If, in the wake of his wife's adultery charge, Rudolph Giuliani doesn't run for the U.S. Senate against Hillary Clinton, that "would leave the Republican Party in the lurch," notes Wall Street Journal columnist Peggy Noonan. New York Republicans would be looking at not only the loss of a U.S. Senate seat and the potential creation of a Kennedy-like Clinton dynasty, but also the possible loss of the state Senate, the New York GOP's main power base, and the governorship in 2002.
Conservatives such as Noonan hope that New York's current governor, George Pataki, would step in and save the party. But Pataki doesn't seem to want to do that, and anyway (as the New York Post's Fred Dicker notes), he got all of 51.5 percent of the vote against token opposition the last time he ran. Another rumored GOP savior, multimillionaire investor Ted Forstmann, has already dropped out. That leaves Congressmen Peter King and Rick Lazio. The former is pro-life, and the latter has taken many conservative stands that won't sit well with New York's relatively liberal electorate. And the state party convention is only a couple of weeks away.
For New York Republicans, then, it looks like it's Rudy or the abyss. There's nobody else to run. Tim Russert, get ready to book Sen. Hillary Rodham ...
Hey, wait a minute! There is somebody. I just mentioned her. She's a nationally known Republican. She lives in and was raised in New York. She's eloquent, attractive, telegenic, with a genuine record of accomplishments she achieved on her own, not by riding her husband's coattails. She'd have no trouble raising millions. She knows the policies, and the politics behind the policies. She knows Hillary Clinton's strengths, having pointed out early on what a potentially formidable campaigner the first lady was. She also knows the case against Hillary Clinton--having actually written The Case Against Hillary Clinton, a best-selling book attacking Mrs. Clinton's Senate bid.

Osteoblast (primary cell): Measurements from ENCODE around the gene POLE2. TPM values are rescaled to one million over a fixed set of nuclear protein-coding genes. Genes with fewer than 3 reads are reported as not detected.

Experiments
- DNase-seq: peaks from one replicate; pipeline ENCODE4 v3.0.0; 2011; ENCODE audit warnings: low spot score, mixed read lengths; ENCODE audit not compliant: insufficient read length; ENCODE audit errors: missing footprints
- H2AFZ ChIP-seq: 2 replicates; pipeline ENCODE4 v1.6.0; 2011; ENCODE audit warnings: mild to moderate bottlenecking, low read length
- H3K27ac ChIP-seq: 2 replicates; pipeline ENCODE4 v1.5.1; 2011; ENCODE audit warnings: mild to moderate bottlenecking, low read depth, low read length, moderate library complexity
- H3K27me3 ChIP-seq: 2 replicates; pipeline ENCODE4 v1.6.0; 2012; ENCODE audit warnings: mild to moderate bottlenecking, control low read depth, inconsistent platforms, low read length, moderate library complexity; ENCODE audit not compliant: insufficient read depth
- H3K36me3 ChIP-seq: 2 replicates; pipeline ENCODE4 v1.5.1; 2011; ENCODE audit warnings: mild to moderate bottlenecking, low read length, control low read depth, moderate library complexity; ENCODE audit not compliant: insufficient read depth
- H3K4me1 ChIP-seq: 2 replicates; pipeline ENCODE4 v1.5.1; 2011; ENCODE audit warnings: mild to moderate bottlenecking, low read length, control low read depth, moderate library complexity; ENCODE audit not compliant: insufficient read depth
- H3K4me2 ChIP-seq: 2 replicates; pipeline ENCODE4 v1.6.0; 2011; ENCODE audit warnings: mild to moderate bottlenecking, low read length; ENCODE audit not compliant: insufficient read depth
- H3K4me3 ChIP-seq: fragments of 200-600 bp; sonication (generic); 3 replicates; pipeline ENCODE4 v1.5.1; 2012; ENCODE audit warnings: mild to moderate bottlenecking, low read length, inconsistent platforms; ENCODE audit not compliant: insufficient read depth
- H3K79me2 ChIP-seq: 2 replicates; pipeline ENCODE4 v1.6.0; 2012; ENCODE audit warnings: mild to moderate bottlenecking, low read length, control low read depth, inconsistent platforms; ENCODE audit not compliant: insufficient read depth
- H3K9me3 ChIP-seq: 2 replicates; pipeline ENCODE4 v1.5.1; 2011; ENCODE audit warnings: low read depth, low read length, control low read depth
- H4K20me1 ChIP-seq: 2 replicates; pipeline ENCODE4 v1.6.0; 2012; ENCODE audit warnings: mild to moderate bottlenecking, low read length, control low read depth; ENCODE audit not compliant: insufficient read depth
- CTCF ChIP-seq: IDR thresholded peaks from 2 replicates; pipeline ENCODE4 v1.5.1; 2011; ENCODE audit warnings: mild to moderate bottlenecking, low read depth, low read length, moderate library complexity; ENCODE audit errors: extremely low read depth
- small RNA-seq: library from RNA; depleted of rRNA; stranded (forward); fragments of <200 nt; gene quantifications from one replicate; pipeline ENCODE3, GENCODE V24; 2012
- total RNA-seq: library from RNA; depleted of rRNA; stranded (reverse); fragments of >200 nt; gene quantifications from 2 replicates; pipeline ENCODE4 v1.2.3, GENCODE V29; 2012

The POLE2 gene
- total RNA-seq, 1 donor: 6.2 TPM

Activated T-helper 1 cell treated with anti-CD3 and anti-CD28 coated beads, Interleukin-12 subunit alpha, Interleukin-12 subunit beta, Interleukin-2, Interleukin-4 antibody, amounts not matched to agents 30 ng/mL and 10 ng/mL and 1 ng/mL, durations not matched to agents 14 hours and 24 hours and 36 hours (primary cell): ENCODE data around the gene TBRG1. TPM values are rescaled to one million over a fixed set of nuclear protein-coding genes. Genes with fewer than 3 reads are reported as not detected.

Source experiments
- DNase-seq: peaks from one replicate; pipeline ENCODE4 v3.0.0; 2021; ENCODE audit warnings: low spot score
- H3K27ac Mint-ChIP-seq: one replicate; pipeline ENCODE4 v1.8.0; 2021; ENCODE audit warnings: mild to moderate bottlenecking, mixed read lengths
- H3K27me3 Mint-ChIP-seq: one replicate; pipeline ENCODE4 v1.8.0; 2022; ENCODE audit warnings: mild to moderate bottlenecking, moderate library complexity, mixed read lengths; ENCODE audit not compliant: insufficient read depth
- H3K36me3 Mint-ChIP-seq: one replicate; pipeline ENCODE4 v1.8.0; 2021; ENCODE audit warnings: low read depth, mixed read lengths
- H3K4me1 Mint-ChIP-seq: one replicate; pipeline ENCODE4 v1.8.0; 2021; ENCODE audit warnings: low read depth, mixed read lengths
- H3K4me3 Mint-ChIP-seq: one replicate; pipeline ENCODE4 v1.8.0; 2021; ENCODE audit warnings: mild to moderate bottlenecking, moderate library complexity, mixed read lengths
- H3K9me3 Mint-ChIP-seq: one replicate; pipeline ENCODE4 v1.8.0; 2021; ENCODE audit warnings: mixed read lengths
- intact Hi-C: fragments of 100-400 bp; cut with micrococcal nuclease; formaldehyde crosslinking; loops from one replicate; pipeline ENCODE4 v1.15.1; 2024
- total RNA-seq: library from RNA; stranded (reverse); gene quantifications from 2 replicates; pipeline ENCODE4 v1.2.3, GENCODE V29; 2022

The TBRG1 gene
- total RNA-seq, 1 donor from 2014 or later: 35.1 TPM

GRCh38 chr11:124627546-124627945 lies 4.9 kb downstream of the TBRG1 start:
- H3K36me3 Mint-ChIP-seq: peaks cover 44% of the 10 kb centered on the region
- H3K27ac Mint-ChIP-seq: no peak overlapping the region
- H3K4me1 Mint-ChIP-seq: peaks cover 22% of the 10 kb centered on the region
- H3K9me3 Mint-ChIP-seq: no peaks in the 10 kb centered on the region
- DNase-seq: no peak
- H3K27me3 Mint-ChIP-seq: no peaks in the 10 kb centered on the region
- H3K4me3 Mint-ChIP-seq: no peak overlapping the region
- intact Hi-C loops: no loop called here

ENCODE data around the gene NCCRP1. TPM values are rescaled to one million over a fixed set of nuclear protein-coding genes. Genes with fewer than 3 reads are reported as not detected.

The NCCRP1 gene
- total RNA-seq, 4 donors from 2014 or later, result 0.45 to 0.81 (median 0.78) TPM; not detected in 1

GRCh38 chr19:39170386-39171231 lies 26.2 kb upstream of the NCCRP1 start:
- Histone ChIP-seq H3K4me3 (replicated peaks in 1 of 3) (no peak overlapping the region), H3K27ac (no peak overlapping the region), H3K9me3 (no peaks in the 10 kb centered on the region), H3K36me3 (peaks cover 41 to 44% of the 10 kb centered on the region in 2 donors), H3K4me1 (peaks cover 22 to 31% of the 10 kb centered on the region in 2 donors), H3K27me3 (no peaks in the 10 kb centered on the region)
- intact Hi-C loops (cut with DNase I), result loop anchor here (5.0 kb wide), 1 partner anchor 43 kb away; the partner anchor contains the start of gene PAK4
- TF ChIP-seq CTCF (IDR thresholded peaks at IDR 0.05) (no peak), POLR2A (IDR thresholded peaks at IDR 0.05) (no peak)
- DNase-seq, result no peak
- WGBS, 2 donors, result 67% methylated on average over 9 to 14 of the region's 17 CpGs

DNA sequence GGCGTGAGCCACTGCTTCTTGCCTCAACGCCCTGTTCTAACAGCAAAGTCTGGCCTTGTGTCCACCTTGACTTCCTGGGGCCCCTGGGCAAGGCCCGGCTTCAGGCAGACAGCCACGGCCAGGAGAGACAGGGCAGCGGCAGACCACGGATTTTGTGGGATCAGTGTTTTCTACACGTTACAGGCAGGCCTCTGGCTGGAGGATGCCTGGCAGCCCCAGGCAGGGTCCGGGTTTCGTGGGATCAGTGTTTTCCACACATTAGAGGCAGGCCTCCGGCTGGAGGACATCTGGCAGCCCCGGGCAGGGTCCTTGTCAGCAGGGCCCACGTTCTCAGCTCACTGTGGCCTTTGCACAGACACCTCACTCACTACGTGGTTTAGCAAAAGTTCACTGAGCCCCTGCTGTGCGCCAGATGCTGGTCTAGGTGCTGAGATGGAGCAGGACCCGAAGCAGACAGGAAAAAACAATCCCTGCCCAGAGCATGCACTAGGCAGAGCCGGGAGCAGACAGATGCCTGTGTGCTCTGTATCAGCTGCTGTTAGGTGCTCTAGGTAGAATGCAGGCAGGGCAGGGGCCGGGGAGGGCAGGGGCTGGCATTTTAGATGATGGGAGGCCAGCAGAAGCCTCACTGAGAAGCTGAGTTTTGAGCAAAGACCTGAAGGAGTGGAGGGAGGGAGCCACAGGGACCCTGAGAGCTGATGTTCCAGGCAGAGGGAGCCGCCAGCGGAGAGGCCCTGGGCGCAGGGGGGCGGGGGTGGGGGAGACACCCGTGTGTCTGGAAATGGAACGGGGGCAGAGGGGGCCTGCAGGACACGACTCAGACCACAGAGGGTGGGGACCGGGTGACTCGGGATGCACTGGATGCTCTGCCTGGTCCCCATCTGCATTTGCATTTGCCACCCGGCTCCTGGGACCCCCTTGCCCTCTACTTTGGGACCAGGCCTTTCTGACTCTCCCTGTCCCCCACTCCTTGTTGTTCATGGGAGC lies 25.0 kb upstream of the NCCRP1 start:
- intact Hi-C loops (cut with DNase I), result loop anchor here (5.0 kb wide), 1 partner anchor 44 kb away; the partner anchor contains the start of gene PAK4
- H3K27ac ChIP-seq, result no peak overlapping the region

Peggy Noonan's candidacy would drive Hillary crazy. As a woman, Noonan could even raise the Flytrap issue--accusing Hillary of being a doormat--with some impunity. The suburban moms who hold the key to the election would be back in play. The Hillaryites already despise Noonan (who had the gall to dedicate her anti-Rodham screed "To Eleanor Roosevelt"), meaning they will probably underestimate her and make mistakes, assuming New Yorkers share their disgust. Meanwhile, Noonan has shown she's capable of coolly assessing her opponent's position.
Noonan would probably still lose, of course. I'm not sure whom I'd vote for myself. But I am sure it would be one of the great Senate campaigns of recent times--a genuine clash of perspectives and personalities, certainly more edifying than Clinton vs. Giuliani. The debates alone would attract Super Bowl audiences. At least the media would be happy, the citizenry would be sated, and Noonan would get a good book out of it.
Memo to Noonan: You only live once. This is your chance to back up your words ("Clintonism should not be allowed to continue. And if it is not to continue, the next great battle ... is the battle of New York") with actions. You can be someone who writes speeches or someone others write speeches about. What do you have to lose? Or are you scared to put yourself on the line the way Hillary has?
Photograph of Hillary Clinton on the Slate Table of Contents by Larry Downing/Reuters.